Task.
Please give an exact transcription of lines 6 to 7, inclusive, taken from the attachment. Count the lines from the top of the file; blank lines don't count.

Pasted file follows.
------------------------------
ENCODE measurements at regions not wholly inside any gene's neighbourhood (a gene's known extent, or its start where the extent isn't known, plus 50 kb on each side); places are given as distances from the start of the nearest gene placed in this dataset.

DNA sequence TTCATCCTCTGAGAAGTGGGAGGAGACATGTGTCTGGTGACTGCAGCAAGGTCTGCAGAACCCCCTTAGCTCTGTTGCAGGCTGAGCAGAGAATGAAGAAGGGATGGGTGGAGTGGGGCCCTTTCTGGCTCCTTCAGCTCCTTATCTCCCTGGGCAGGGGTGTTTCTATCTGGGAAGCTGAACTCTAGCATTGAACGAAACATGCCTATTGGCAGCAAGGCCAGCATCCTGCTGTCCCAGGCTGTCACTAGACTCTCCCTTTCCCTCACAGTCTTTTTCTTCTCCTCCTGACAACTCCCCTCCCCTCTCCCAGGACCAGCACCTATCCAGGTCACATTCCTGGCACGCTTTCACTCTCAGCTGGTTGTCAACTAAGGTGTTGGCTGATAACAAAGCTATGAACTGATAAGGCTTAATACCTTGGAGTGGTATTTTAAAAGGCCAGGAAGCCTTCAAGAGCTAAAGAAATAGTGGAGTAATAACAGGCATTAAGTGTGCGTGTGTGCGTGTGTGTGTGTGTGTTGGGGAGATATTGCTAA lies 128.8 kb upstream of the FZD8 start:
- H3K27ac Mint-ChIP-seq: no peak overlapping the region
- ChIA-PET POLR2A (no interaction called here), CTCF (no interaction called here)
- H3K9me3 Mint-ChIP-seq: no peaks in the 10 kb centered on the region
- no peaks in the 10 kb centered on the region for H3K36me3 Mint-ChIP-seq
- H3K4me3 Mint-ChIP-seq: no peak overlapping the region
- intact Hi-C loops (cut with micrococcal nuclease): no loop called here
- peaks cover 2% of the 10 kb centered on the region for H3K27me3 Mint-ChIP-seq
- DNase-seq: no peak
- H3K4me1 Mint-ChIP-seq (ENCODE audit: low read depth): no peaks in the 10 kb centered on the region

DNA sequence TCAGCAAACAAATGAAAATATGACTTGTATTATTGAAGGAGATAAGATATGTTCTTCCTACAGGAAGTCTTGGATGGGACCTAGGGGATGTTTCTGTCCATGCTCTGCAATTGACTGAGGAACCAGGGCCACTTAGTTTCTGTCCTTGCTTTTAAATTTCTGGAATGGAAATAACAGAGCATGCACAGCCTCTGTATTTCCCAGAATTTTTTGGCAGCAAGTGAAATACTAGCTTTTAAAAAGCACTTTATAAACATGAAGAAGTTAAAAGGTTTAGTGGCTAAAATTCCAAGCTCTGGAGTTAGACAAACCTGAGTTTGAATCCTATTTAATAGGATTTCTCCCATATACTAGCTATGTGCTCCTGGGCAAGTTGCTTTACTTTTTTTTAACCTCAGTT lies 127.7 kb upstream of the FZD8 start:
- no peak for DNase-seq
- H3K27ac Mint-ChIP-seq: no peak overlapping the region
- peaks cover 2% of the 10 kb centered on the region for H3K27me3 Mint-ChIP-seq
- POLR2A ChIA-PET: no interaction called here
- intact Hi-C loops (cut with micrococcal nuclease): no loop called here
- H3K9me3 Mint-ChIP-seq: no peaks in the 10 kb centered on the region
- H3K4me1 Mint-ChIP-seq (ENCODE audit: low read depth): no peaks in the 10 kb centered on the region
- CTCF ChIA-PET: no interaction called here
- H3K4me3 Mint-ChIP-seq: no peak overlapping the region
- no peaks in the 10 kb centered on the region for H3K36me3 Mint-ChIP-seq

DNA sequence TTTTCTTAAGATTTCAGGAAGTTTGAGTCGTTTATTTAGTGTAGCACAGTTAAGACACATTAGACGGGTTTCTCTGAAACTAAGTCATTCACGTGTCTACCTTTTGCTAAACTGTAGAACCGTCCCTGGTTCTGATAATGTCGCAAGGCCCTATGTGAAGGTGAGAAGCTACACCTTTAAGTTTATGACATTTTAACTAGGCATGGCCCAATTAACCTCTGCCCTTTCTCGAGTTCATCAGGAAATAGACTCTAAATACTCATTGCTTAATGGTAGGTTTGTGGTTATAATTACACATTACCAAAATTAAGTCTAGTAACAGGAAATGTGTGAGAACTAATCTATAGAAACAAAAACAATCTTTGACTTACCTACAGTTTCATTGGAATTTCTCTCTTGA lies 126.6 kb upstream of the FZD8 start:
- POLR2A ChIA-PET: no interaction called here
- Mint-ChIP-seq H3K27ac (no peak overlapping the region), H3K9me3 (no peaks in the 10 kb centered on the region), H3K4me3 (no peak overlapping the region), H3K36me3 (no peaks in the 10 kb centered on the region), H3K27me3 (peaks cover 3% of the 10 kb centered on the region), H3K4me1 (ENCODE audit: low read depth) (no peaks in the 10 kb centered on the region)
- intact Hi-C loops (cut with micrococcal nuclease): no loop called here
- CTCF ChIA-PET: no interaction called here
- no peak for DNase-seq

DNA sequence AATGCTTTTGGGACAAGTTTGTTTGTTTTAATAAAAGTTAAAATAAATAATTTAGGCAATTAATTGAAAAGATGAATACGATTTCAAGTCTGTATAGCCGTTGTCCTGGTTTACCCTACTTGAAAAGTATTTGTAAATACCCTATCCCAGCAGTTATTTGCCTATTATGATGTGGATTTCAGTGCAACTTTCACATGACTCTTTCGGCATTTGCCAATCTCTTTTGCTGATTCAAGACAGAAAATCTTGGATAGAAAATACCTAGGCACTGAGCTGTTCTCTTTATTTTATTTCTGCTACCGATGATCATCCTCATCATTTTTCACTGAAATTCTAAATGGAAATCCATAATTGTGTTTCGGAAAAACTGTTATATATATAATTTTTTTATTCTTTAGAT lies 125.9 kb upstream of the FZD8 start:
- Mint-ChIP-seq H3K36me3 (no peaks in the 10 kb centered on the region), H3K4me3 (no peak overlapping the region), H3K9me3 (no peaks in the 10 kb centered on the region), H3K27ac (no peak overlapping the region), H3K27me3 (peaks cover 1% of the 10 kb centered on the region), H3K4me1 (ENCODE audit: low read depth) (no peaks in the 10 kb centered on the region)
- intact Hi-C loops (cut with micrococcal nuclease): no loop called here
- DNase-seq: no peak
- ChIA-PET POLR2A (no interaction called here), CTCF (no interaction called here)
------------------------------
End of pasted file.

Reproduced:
- no peaks in the 10 kb centered on the region for H3K36me3 Mint-ChIP-seq
- H3K4me3 Mint-ChIP-seq: no peak overlapping the region